Y2K: DOD leaving nothing to chance during leap year transition periodgreenspun.com : LUSENET : Grassroots Information Coordination Center (GICC) : One Thread
Y2K: Looking Ahead, Looking Back by Paul Stone
Washington - January 21, 2000
- After more than a year of intense preparation -- as well as media hype and occasional hysterics -- for a millennium bug that, in the end, barely took a nibble out of key information systems throughout the world, it might be hard to do little more than yawn as the next Y2K deadline draws near. - But DoD -- just like it did during the Year 2000 rollover -- is leaving nothing to chance for the leap year transition period at the end of February.
Bill Curtis, principal director for DoD's Y2K repair effort during the past two years, said the Pentagon's Y2K cell will be fully operational from the end of February through the first few days of March to monitor and fix any glitches that may occur during the period.
The Y2K leap year problem results from the fact software developers long ago failed to add the extra day into their programs. Normally, "century years" -- 1800, 1900 -- are not leap years. However, when a century is divisible by 400, as well as by 100 -- such as is the case with the year 2000 -- it is a leap year. Therefore, unless systems have been repaired, it's likely they will not recognize the leap year. Curtis said Y2K tests conducted during the past 18 months uncovered almost as many glitches caused by the leap year problem as they did from the Year 2000 rollover. But he remains confident that the end of February will just as much a non-event for DoD as Jan. 1.
"I don't believe we're going to see a lot happen over the leap year," Curtis said. "We had things show up during our [Y2K] testing that focused people on the issue. I suspect the period will go very much like the first of January did. The key thing is, if there are problems, our first team will be right there watching. And if anything needs to be fixed, we'll fix it."
Except for a satellite-based intelligence system that experienced a Y2K failure and was inoperable for a few hours, DoD experienced only a few minor Y2K failures on Jan. 1, and they did not affect military operations or readiness.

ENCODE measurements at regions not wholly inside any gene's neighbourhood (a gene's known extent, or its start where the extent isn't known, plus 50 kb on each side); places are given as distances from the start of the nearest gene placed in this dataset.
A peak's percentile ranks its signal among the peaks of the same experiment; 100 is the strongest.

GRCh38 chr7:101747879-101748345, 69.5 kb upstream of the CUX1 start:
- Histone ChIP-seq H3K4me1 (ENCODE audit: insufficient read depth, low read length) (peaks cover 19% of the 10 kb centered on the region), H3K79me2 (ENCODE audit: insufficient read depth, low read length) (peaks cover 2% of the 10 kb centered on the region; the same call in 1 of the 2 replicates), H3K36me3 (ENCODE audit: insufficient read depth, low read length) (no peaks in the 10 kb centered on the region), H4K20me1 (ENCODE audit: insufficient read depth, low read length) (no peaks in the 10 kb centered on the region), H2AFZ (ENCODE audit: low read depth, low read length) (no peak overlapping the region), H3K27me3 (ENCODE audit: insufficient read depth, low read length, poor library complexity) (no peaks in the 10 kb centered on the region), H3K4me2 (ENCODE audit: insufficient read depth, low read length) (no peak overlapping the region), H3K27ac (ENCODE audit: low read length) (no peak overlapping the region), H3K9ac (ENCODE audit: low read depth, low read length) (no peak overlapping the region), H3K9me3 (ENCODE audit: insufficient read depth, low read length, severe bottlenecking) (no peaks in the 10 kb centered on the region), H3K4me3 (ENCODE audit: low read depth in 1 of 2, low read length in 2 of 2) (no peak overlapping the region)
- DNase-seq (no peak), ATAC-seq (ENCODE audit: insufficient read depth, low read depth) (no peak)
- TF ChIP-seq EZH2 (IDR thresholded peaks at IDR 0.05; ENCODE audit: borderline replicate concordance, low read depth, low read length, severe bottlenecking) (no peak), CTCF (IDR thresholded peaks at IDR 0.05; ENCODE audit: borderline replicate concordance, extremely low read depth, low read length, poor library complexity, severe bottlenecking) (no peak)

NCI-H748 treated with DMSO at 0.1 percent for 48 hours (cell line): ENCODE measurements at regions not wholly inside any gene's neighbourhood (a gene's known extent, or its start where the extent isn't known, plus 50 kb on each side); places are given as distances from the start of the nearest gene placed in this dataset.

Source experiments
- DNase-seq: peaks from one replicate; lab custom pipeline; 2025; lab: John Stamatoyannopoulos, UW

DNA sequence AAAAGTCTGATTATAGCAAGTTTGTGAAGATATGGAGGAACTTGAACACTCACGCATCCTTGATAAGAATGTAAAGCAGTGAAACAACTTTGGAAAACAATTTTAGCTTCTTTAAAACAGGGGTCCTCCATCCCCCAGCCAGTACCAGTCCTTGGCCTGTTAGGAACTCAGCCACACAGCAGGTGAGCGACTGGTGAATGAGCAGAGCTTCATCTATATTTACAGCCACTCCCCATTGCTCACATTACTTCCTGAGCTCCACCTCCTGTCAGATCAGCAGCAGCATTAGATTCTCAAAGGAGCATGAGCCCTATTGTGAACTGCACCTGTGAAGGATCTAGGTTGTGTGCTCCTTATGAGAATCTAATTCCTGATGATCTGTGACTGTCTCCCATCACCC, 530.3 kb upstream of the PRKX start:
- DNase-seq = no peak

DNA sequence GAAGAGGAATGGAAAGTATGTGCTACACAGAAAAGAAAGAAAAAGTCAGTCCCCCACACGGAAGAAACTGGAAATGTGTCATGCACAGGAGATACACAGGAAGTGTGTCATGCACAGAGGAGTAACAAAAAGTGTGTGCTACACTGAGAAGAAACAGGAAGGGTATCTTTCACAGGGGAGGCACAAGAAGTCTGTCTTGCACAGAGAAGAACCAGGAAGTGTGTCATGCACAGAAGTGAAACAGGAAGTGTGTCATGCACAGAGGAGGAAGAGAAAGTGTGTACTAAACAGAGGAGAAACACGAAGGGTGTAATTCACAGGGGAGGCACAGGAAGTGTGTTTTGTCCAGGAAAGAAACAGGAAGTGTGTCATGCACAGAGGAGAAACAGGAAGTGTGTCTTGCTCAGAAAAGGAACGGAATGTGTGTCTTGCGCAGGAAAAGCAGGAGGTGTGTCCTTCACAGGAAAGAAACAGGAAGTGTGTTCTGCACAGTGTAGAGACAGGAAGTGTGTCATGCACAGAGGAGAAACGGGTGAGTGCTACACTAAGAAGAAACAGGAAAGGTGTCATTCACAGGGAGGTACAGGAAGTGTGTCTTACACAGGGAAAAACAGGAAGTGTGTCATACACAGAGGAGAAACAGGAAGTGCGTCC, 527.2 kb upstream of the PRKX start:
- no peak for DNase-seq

Although the leap year problem is seen as the last major Y2K battle, Curtis said DoD will watching throughout 2000 to catch problems that may pop up down the road.
"We have to stay vigilant about our data bases," he said. "Very few routines in computer code are actually executed in any given time. Some occur every week, some every month, some quarterly, and some are yearly updates. So we will likely experience minor problems at various points throughout the year." While getting through 2000 without major Y2K problems is a key goal, the Pentagon will be dealing with Y2K leftovers for years to come. Curtis explained that many of the system repairs made during the past two years were only temporary fixes, involving a technique called "windowing."
Windowing is a programming technique that enables software to recognize four-digit year fields instead of just two-digit fields, and thus allowing information technology users to temporarily avoid the Y2K problem. For example, a typical windowing fix would reconfigure software so that years entered as 00-29 are assumed to represent 2000 through 2029, and years entered as 30-99 represent 1930 through 1999. Essentially, this delays the need for a permanent Y2K fix until the year 2029. The technique has been widely used in both government and private industry.
The technique -- at least in the short run, saved the Pentagon time, money and ensured continued reliability of systems into the millennium," Curtis said. Some systems were "windowed" for a five-year period, while others go out as many as 50 years.
"Had we tried to do permanent fixes on everyone's systems during the past few years there would have been a huge information technology traffic jam," Curtis said. "Now we can go back and make the necessary modifications in a coordinated way without impacting interaction between one system and another."
DoD spent approximately $3.6 billion during its four-year Y2K repair and testing effort -- an investment of time and money Curtis said will pay DoD big dividends for years to come.
Looking back on his role as one of DoD's key Y2K managers, he said Curtis said the military has learned valuable lessons that will help the department manage information technology in the future.
During the course of the Y2K challenge, he said leaders at all levels came to appreciate the military's dependency on information technology.
"We fixed a lot of infrastructure and an awful lot of computer code got cleaned up," Curtis said. "We've gone into the year 2000 with a much better set of systems than we had before and a far better system for maintaining them."
Other benefits he cited included: A clear understanding of what systems are systems are vulnerable to computer hackers and how to better protect them in the future. Development of models to manage and track the use of information technology throughout DoD. Better working relationships with both federal agencies and foreign nations -- all of which DoD worked closely with to ensure Y2K did not impact either U.S. or overseas installations.
"It was a tremendous effort and we've all learned a great deal from the experience," he said. I owe a great deal of thanks to those who led the way, from our top leaders on down to those who were fixing the problems in systems throughout DoD. They're the real heroes of Y2K."
Link to story:
-- Carl Jenkins (Somewherepress@aol.com), January 24, 2000